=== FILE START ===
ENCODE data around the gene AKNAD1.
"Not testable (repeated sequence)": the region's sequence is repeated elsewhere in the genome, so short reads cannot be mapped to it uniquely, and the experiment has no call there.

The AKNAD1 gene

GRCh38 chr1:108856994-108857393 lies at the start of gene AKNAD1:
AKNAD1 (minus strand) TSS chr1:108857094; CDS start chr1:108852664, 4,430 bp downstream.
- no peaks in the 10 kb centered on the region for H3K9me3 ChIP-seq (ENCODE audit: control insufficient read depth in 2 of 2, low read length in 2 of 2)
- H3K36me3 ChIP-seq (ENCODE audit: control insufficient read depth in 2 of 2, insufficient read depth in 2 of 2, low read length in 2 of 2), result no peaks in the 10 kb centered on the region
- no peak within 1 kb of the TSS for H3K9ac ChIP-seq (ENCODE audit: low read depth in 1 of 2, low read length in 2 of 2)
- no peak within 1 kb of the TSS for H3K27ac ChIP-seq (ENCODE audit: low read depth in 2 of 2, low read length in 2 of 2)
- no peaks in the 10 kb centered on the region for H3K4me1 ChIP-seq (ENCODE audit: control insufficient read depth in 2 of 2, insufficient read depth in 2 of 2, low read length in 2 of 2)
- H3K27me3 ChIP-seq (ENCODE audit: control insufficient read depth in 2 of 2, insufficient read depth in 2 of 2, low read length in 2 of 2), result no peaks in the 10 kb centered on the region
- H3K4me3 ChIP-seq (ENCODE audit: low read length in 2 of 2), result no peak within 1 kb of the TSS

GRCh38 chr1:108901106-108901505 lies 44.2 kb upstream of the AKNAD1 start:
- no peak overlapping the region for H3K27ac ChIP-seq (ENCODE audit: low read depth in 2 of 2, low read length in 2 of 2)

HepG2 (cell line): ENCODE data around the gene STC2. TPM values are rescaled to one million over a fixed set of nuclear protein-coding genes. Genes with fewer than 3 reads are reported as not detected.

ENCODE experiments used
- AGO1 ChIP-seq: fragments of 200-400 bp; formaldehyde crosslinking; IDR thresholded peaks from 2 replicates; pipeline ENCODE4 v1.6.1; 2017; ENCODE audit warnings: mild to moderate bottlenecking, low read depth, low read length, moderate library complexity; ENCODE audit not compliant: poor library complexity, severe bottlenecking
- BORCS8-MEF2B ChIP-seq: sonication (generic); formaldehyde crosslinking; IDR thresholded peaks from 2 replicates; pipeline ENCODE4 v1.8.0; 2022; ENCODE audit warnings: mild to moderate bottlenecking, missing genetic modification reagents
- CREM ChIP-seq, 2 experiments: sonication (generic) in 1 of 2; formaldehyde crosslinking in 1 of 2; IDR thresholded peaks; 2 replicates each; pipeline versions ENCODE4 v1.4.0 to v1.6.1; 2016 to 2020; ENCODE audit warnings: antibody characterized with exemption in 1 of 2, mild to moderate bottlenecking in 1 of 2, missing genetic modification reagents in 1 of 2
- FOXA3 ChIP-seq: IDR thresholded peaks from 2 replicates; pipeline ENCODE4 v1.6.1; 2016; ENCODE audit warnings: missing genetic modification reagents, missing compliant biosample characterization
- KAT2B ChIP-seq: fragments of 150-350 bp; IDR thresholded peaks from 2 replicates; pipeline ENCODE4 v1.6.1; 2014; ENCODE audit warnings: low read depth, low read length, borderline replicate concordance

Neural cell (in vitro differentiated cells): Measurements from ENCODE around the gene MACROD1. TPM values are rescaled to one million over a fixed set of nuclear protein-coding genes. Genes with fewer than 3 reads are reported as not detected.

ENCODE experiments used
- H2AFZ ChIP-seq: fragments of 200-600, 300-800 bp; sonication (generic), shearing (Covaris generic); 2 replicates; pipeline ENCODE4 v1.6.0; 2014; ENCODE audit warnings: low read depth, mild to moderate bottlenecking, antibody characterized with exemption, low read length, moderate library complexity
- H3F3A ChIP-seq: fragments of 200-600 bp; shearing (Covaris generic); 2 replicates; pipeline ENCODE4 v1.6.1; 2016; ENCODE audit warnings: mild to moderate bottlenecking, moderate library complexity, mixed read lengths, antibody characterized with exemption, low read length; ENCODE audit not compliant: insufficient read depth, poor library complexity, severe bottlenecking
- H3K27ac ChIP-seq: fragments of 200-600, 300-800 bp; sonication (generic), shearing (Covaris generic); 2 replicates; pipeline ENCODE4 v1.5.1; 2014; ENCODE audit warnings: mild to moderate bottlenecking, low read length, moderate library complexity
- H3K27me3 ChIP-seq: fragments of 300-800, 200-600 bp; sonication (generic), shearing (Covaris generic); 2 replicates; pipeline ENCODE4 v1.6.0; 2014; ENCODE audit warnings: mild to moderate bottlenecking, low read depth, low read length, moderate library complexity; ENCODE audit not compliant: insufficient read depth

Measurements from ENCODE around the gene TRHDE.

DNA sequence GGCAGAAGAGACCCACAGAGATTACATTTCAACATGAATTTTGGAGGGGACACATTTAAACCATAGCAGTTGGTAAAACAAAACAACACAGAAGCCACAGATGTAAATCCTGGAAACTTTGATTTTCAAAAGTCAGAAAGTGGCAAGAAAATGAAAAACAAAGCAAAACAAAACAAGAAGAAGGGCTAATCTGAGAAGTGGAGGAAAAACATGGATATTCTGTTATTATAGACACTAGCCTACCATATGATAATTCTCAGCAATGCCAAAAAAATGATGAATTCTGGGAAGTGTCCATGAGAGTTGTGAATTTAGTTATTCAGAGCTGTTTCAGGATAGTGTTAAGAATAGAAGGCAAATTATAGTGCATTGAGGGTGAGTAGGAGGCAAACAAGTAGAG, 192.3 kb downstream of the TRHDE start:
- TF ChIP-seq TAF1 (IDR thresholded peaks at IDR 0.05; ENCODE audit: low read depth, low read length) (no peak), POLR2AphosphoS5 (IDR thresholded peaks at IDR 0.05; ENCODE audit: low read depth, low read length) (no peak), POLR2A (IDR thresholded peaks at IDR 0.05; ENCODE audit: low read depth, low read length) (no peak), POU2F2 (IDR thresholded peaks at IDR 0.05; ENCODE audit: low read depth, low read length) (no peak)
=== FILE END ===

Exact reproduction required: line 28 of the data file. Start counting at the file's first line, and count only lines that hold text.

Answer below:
Measurements from ENCODE around the gene TRHDE.